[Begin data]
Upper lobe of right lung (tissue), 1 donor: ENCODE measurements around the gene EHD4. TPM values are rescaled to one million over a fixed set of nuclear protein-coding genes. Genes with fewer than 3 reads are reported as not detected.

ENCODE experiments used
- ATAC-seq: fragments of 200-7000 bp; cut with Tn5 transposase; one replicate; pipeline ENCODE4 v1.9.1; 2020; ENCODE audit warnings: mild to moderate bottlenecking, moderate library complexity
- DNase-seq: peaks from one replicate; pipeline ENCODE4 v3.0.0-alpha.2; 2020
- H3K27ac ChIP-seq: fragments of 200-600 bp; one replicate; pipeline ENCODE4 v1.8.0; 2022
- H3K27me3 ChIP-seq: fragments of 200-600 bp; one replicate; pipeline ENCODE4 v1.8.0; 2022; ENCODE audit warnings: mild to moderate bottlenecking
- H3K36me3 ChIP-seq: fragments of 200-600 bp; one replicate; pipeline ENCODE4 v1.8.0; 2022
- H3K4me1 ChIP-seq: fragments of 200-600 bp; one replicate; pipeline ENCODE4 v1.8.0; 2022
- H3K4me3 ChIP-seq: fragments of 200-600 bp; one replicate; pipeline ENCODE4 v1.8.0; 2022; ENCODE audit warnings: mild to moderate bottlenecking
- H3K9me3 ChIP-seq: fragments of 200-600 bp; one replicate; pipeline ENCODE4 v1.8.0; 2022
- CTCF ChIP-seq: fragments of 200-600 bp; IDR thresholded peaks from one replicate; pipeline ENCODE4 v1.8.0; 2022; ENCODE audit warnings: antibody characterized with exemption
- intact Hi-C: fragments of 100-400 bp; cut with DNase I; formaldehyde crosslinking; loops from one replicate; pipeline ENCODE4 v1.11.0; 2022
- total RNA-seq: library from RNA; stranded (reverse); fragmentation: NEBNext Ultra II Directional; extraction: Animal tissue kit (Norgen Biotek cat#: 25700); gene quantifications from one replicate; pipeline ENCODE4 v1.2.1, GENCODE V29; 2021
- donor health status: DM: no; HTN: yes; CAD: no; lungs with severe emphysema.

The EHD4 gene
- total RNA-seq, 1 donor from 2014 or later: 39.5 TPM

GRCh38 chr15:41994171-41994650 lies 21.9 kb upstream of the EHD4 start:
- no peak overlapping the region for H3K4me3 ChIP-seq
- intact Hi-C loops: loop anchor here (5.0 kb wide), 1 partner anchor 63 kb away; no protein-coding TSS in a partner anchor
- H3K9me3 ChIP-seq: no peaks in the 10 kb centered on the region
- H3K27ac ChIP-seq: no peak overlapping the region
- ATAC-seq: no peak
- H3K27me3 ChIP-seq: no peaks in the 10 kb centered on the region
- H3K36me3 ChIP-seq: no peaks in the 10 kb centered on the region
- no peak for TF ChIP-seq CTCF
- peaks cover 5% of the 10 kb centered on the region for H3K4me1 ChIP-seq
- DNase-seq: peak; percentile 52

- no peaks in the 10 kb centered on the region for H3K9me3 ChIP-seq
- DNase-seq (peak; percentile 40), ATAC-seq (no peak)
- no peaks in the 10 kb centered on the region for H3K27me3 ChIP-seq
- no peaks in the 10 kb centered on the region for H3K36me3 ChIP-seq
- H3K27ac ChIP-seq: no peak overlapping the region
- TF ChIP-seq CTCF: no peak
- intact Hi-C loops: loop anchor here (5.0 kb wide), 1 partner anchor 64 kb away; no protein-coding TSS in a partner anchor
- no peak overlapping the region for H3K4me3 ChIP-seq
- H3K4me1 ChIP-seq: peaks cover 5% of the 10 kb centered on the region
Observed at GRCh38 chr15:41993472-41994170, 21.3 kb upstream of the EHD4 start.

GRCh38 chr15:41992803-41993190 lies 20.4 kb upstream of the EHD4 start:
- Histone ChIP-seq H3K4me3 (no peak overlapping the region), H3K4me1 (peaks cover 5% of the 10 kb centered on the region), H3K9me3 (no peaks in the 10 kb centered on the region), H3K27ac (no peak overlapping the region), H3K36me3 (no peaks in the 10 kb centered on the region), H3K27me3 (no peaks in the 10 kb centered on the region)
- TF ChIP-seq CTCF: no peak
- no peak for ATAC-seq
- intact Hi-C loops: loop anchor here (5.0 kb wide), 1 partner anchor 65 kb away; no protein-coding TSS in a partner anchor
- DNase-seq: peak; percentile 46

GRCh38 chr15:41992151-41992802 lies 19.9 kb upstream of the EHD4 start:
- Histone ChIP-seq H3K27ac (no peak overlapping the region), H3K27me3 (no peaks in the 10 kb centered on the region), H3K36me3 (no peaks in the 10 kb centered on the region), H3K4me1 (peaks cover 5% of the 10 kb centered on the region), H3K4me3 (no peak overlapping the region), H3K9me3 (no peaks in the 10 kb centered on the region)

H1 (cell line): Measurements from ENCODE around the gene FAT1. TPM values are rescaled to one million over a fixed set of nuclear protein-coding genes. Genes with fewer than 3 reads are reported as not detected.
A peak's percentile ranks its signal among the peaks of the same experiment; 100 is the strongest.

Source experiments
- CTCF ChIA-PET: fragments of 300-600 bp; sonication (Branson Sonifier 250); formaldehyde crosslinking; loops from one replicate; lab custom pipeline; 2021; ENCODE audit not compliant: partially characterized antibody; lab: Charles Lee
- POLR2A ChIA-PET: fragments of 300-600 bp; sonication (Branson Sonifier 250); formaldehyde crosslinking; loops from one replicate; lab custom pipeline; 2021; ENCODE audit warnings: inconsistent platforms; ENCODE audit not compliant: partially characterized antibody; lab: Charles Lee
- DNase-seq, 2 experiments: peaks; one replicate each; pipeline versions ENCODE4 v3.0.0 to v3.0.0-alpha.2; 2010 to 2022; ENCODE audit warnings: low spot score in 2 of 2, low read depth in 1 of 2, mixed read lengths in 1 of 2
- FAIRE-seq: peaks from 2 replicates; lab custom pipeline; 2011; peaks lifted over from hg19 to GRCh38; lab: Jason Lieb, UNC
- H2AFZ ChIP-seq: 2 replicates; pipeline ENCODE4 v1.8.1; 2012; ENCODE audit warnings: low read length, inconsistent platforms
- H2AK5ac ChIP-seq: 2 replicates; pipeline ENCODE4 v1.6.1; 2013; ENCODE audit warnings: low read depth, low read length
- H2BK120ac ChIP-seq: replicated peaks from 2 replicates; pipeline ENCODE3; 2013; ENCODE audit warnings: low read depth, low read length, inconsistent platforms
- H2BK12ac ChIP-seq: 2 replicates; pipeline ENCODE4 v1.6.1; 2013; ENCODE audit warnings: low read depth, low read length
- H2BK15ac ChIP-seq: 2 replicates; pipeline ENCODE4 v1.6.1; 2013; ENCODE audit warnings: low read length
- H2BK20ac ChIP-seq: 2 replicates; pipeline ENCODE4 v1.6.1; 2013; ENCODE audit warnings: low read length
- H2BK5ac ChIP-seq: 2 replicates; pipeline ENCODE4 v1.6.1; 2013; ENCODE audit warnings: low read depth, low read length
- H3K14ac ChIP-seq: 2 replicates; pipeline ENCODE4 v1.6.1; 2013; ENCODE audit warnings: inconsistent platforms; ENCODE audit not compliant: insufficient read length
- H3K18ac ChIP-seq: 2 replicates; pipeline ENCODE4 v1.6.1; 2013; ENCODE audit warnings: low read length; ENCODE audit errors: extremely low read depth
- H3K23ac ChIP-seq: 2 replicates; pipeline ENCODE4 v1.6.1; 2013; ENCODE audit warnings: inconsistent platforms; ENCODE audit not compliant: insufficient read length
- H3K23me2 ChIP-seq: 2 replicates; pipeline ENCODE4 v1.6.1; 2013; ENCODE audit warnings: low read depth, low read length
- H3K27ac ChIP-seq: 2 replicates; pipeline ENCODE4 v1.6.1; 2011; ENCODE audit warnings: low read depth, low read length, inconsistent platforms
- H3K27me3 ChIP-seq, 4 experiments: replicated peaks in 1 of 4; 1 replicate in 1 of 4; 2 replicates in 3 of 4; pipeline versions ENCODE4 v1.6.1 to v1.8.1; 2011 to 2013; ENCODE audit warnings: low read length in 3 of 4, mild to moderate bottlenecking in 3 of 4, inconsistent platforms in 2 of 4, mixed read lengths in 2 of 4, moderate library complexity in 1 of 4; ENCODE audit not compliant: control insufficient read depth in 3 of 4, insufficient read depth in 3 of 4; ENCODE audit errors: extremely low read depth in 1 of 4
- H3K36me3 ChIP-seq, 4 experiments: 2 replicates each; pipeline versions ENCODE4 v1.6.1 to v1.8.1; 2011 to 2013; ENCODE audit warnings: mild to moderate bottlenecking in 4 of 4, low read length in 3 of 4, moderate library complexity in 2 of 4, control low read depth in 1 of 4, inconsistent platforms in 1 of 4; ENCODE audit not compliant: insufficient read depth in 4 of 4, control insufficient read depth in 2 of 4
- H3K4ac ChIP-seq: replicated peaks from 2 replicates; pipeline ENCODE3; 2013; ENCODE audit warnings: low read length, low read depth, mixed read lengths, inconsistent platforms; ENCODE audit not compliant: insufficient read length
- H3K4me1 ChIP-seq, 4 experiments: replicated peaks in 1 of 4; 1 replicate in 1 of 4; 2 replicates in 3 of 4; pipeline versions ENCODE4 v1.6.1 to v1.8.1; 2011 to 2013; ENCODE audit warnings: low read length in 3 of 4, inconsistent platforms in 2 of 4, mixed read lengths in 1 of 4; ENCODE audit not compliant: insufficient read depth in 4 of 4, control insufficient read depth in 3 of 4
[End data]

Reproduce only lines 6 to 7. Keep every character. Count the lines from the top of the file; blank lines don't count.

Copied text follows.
- H3K27me3 ChIP-seq: fragments of 200-600 bp; one replicate; pipeline ENCODE4 v1.8.0; 2022; ENCODE audit warnings: mild to moderate bottlenecking
- H3K36me3 ChIP-seq: fragments of 200-600 bp; one replicate; pipeline ENCODE4 v1.8.0; 2022